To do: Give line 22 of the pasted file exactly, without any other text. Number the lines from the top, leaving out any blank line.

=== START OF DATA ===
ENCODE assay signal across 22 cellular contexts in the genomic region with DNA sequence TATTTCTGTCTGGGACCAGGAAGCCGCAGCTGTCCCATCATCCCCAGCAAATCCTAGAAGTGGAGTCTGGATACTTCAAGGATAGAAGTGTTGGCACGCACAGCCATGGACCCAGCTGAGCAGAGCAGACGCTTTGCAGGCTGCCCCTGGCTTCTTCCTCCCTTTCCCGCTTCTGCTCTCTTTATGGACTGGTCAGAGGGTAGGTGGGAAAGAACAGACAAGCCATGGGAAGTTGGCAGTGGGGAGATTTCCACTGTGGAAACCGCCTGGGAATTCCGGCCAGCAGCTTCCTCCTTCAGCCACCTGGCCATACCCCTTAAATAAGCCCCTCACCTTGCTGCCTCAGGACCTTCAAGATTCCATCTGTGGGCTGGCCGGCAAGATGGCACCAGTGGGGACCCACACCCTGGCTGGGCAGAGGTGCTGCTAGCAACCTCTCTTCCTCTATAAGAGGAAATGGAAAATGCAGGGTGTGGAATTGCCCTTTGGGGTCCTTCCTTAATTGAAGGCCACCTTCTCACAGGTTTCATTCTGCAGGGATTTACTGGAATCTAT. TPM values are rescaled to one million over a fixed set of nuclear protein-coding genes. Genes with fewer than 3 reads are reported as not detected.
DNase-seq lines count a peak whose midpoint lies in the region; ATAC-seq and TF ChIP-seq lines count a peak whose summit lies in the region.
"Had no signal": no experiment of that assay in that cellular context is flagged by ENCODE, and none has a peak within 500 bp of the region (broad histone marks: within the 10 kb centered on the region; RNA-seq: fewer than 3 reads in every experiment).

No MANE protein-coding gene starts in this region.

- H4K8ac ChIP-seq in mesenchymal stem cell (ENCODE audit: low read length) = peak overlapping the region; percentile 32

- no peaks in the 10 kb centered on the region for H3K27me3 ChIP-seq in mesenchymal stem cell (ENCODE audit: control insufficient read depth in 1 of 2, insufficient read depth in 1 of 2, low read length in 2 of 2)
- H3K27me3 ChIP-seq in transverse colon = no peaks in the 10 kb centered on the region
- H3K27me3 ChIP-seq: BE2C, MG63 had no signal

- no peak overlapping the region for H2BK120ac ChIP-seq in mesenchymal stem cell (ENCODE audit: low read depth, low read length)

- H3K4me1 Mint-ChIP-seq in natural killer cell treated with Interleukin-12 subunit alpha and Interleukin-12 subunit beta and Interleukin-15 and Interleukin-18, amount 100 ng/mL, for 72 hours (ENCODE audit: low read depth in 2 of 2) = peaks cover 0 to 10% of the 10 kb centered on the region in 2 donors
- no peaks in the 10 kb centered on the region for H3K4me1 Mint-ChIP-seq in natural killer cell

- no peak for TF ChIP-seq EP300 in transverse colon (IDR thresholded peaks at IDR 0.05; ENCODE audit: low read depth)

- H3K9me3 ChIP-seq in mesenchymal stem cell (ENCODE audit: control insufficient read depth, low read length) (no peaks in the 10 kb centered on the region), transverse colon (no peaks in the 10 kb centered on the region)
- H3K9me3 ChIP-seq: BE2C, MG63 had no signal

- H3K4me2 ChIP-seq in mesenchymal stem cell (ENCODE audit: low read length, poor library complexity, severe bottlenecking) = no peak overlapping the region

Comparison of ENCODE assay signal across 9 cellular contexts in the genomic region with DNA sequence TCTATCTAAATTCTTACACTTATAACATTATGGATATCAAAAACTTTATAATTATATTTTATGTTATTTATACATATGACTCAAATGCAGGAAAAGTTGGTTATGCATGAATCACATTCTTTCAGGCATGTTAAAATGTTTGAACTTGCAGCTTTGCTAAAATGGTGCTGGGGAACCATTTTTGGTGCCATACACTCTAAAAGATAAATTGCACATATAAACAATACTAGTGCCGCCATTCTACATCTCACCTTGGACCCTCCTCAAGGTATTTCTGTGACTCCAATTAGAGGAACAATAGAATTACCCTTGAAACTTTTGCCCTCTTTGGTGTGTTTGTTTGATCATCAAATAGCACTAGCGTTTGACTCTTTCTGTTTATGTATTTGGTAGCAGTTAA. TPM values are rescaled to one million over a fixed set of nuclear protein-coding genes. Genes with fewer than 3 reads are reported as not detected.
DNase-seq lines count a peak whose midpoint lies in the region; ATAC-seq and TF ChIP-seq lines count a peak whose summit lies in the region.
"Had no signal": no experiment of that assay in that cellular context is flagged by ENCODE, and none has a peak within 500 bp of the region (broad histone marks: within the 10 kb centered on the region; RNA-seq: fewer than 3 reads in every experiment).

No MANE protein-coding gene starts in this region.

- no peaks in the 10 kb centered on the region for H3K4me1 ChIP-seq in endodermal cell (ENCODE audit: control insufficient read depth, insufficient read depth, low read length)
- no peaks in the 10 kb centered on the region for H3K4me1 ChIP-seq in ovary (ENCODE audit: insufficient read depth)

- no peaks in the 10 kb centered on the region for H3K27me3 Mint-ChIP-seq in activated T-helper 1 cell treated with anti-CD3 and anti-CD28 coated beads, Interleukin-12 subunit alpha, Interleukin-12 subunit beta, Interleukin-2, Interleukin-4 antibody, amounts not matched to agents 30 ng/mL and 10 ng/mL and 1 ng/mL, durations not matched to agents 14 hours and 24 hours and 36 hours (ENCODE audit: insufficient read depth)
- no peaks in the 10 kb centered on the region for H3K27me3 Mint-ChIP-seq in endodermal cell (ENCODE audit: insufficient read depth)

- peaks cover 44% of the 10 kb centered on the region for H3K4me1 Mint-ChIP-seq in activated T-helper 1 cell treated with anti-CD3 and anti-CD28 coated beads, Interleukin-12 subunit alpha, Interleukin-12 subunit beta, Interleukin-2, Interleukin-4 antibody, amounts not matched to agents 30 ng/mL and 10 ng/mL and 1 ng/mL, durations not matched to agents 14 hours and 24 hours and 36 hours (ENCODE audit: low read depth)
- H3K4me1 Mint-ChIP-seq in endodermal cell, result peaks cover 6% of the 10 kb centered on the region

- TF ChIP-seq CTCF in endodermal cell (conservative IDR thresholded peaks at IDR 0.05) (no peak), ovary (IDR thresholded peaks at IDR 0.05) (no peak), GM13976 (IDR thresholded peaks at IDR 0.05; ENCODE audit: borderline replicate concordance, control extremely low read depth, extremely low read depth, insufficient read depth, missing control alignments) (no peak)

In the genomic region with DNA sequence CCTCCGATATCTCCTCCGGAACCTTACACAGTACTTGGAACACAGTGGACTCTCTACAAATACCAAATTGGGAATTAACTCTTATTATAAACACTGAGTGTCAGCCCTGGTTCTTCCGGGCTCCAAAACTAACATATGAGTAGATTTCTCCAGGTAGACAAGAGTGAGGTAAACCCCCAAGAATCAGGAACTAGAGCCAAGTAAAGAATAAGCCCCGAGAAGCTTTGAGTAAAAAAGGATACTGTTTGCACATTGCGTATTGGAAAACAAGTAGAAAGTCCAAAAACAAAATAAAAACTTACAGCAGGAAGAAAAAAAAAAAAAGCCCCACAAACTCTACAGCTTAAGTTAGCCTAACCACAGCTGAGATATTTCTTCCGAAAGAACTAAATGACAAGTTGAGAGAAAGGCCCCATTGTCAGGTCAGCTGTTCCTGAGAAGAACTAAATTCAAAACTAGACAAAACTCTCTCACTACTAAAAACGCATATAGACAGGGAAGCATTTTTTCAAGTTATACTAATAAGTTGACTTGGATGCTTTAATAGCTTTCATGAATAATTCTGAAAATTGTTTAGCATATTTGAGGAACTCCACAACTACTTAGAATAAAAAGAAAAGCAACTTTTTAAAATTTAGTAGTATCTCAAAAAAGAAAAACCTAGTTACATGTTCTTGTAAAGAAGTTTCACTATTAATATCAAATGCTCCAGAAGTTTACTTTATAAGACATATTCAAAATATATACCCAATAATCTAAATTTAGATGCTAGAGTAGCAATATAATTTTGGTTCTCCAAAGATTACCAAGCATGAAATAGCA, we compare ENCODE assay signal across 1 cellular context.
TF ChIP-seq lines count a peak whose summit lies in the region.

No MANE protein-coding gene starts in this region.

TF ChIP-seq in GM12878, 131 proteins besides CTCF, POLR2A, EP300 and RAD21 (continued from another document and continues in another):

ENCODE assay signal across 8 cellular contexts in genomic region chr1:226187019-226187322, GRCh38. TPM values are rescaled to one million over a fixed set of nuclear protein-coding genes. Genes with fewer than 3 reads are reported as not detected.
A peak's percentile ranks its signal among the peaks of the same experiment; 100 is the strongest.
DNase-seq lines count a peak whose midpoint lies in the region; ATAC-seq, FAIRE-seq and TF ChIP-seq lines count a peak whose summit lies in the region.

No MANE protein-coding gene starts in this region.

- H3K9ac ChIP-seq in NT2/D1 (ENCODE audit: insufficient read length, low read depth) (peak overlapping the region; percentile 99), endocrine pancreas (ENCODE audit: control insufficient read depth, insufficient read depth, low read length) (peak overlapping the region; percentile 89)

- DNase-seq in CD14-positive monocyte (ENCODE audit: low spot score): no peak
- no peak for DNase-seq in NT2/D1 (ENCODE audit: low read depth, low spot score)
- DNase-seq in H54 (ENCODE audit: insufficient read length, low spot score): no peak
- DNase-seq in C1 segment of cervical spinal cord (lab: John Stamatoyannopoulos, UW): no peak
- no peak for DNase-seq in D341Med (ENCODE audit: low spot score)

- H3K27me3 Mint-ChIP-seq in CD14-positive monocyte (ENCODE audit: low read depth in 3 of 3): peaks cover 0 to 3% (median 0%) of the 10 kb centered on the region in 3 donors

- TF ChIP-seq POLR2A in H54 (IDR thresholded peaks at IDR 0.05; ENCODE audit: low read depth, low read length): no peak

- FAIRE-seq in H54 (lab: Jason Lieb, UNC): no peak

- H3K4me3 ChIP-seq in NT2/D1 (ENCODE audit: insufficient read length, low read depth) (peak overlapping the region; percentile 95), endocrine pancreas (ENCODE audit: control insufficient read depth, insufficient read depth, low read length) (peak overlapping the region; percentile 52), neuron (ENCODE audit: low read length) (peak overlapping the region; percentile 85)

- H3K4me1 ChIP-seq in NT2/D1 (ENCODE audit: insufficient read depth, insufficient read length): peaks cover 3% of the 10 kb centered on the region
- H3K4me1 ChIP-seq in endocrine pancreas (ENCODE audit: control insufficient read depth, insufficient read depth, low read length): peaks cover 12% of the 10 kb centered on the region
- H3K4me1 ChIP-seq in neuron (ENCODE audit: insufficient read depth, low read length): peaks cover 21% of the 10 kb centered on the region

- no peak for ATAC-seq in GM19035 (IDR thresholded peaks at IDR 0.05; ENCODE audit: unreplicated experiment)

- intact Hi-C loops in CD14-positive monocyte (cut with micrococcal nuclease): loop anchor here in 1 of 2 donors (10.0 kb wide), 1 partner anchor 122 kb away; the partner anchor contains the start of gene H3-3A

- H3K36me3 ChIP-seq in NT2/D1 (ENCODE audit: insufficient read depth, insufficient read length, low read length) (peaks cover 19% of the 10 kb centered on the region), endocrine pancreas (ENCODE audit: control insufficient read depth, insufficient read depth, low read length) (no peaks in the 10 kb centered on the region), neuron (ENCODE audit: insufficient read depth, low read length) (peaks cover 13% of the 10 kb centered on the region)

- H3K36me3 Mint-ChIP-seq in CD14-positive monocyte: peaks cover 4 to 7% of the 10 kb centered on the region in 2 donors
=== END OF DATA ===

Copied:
- no peaks in the 10 kb centered on the region for H3K27me3 Mint-ChIP-seq in activated T-helper 1 cell treated with anti-CD3 and anti-CD28 coated beads, Interleukin-12 subunit alpha, Interleukin-12 subunit beta, Interleukin-2, Interleukin-4 antibody, amounts not matched to agents 30 ng/mL and 10 ng/mL and 1 ng/mL, durations not matched to agents 14 hours and 24 hours and 36 hours (ENCODE audit: insufficient read depth)